Imagine if the BC government put as much energy and effort into solving BC’s child care crisis as it does in promoting LNG. This week, our Premier recalled the legislature from its regular summer break to pass special laws paving the way for one potential LNG project (more about why this is a bad deal here and here). What if there was a special legislative session to pave the way for building an affordable, quality child care system in BC?
If the large body of evidence is to be believed (and it is very compelling), this would yield a number of social and economic benefits. High-quality early childhood education promotes healthy child development and increases educational achievement for all children, with particular benefits to the most vulnerable. It also promotes social inclusion, advances gender equality by allowing mothers to return to work, and strengthens the economy.
Yet BC and Canada are laggards by international standards, investing far less than what is required to ensure all children can thrive. Small enhancements to the status quo (like the BC Early Years Strategy) are just not cutting it — we need a change in priorities.
The call for public investment in a national child care program is not new and is supported by a diverse group of organizations, from child care advocates to physicians organizations, early childhood development experts, business groups and economists. Two and a half years ago, TD Bank’s chief economist argued child care should be a top spending priority for governments after deficits are eliminated. Guess what? BC returned to surplus in 2013/14.
During the most recent provincial budget consultation, the bipartisan committee of 15 MLAs preparing the BC Budget 2015 Consultation report unanimously recommended that BC “provide funding and support for the development and implementation of a child care plan” (see recommendation 40 in the report). This recommendation was ignored in Budget 2015.
Child care experts in BC have developed a plan that would transform the existing patchwork of programs into a universal, high quality, affordable child care system that integrates early learning and care. It would reduce fees to $10 a day, create enough spaces for all families who want them, and increase the quality of care. This $10 a day child care plan has gathered support across the province, from businesses, local governments and academics.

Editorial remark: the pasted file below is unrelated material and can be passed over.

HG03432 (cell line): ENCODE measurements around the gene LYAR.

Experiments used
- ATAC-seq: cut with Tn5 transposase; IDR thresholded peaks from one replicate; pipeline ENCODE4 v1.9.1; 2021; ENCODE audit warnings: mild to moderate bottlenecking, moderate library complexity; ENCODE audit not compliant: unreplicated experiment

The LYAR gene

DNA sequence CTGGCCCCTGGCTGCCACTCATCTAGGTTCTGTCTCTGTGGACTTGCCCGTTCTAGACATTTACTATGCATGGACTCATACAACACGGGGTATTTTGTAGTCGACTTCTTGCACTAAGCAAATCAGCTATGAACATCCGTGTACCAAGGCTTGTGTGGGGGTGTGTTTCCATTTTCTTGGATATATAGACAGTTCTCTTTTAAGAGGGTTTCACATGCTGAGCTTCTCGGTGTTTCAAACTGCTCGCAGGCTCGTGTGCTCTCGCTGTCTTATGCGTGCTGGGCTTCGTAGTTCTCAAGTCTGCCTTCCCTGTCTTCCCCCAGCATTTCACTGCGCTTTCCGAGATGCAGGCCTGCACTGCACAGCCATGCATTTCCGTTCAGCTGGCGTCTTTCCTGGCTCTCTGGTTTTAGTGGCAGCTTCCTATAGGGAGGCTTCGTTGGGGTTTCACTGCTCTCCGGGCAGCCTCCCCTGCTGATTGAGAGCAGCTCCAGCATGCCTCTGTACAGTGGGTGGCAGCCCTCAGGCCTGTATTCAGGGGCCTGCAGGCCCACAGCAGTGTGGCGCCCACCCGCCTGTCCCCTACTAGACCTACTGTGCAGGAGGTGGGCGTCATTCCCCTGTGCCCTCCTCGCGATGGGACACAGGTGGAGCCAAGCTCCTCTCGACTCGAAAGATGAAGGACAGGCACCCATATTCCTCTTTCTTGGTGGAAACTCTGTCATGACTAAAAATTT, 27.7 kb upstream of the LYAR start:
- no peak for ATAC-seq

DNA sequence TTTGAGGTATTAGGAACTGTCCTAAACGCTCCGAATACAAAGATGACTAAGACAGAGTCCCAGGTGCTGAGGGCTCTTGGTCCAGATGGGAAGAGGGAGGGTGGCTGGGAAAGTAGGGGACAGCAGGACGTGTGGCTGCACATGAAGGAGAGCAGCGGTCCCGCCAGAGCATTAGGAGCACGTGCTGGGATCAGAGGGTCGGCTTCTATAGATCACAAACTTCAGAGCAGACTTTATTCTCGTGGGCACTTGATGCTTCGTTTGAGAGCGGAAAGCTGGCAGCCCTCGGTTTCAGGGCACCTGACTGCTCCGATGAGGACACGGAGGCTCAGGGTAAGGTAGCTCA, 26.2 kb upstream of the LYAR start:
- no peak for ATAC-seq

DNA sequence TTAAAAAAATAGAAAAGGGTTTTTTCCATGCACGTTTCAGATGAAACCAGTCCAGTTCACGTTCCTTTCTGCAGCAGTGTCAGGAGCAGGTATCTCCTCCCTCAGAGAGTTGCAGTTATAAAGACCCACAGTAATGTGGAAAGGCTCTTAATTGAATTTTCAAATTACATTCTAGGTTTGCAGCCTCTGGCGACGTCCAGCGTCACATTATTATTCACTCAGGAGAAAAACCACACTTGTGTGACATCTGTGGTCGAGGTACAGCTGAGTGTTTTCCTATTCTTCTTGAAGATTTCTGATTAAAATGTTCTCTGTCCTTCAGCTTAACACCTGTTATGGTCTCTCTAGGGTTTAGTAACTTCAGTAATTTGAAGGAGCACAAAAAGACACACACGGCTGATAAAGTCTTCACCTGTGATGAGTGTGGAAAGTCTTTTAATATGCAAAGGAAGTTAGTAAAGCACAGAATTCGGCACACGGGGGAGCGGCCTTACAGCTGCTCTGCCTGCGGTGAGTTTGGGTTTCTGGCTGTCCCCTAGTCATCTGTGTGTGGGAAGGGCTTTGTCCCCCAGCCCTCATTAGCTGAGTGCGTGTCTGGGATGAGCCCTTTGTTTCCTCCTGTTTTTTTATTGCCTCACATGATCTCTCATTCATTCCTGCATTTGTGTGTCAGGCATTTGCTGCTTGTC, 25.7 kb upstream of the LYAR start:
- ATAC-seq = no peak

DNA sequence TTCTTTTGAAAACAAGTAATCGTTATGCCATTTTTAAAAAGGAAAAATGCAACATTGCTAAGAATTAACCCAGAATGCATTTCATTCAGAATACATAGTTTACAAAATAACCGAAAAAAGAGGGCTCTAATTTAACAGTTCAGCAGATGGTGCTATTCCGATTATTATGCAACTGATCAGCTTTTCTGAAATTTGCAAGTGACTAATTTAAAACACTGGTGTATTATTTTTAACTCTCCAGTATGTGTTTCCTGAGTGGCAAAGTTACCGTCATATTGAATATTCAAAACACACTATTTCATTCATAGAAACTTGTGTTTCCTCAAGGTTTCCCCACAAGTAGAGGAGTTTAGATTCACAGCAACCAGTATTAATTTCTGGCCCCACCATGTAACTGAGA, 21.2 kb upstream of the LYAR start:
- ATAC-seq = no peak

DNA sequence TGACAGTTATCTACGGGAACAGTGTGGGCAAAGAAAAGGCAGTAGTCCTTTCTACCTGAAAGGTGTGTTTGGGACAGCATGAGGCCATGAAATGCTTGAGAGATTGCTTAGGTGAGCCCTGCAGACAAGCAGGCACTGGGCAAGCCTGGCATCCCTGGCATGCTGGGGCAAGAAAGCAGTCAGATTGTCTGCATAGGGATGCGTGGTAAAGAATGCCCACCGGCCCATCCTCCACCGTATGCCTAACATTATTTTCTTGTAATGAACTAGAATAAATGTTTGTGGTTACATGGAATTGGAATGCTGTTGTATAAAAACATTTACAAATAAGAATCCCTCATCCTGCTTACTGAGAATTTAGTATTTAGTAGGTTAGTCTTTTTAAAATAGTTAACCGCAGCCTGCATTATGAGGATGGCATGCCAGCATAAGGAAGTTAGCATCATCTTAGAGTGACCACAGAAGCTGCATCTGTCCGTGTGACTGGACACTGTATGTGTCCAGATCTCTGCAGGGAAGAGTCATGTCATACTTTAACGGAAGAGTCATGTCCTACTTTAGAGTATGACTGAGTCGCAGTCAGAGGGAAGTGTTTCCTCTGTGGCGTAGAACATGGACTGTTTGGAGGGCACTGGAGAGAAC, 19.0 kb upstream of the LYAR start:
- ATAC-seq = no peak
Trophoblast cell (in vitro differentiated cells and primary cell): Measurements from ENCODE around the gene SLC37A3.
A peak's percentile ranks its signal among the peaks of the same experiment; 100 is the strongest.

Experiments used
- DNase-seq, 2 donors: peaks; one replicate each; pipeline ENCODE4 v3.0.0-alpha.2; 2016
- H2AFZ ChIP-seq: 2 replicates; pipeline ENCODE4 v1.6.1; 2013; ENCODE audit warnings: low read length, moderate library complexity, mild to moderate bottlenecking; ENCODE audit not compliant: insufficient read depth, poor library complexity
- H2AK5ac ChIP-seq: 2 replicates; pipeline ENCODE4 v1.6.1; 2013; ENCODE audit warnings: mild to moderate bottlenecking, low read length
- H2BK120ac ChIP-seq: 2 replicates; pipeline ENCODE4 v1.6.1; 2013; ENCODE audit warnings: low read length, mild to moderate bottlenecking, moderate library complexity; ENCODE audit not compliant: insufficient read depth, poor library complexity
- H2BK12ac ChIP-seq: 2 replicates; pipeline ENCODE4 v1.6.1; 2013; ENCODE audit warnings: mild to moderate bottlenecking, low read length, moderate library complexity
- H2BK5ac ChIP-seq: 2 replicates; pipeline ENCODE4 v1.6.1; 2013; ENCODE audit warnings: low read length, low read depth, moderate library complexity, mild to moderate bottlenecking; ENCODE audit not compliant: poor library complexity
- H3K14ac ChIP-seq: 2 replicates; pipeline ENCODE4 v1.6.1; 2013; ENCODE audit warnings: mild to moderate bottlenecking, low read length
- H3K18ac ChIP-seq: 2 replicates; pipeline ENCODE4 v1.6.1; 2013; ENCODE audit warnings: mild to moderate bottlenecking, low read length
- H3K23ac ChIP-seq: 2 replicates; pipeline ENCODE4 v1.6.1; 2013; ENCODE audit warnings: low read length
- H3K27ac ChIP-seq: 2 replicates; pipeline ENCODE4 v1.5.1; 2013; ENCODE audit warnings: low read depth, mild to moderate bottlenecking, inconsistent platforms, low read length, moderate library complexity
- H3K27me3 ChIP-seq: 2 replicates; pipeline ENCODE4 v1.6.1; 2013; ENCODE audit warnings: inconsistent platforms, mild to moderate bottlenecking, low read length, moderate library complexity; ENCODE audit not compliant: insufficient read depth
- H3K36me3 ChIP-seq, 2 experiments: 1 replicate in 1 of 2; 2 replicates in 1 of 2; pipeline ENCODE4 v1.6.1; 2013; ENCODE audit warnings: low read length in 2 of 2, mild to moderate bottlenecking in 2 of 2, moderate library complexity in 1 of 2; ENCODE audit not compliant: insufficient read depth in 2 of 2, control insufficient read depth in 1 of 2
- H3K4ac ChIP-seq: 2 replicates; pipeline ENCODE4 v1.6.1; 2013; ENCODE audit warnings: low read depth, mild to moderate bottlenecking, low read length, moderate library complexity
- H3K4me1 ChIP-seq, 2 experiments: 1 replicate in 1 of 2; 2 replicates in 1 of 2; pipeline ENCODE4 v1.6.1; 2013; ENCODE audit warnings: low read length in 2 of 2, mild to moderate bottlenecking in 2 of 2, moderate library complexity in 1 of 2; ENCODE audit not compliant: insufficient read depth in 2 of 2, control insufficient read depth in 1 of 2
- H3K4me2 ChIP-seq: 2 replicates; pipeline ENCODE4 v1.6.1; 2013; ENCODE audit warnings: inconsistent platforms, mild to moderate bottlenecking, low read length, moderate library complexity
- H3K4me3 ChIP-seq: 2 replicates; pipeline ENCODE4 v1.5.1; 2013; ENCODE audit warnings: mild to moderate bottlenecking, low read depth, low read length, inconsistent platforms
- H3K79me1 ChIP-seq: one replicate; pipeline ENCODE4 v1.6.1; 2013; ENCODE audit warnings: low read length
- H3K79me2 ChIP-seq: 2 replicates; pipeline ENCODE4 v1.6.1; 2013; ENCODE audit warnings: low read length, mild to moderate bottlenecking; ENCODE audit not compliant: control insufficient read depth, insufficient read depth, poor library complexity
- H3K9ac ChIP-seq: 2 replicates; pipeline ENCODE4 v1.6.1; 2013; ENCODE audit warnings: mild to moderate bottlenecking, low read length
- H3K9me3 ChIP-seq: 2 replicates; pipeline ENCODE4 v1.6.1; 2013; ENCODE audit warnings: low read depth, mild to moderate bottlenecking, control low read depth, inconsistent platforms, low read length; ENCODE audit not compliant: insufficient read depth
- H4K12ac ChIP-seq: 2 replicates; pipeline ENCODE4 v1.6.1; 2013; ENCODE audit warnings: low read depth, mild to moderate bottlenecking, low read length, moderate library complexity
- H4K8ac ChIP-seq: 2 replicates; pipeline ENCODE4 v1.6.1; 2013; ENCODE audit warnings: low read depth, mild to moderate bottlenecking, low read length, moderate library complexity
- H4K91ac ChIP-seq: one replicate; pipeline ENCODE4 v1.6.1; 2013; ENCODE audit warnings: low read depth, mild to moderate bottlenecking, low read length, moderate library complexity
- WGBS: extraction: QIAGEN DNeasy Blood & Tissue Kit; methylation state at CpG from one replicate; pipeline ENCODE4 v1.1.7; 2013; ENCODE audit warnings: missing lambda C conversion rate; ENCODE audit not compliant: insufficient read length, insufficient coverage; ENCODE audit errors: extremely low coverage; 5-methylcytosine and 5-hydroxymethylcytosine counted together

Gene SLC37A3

When BC’s political leaders are asked about $10 a day child care, they wring their hands and tell us that unfortunately we simply can’t afford it (for example here). How could this be true when BC is one of the richest provinces in one of the world’s richest countries, and when we are running budget surpluses for over two years now? It’s not.
In a recently published CCPA study, I show that the $10 a day child care plan is entirely affordable either as a federal-provincial partnership or as a BC-only program like the one in place in Quebec. Drawing on research from Quebec, which has had a provincial child care plan since the 1990s, I find that in BC $10 a day child care would be largely self-financing, through the considerable boost to provincial and federal government revenues from more women participating in the workforce.
I propose small, affordable increases in personal and business taxes to raise the additional revenues BC needs to provide quality early education and child care for all children in BC. For the vast majority of people, these changes would mean paying between $20 and $80 more per year. This is a bargain for what we’d get with universal quality child care: healthy child development, improved social inclusion, more gender and income equality and economic prosperity.
It’s time we stop treating child care as a side issue, or a women’s issue, and treat it like the national economic priority that it is for all of us.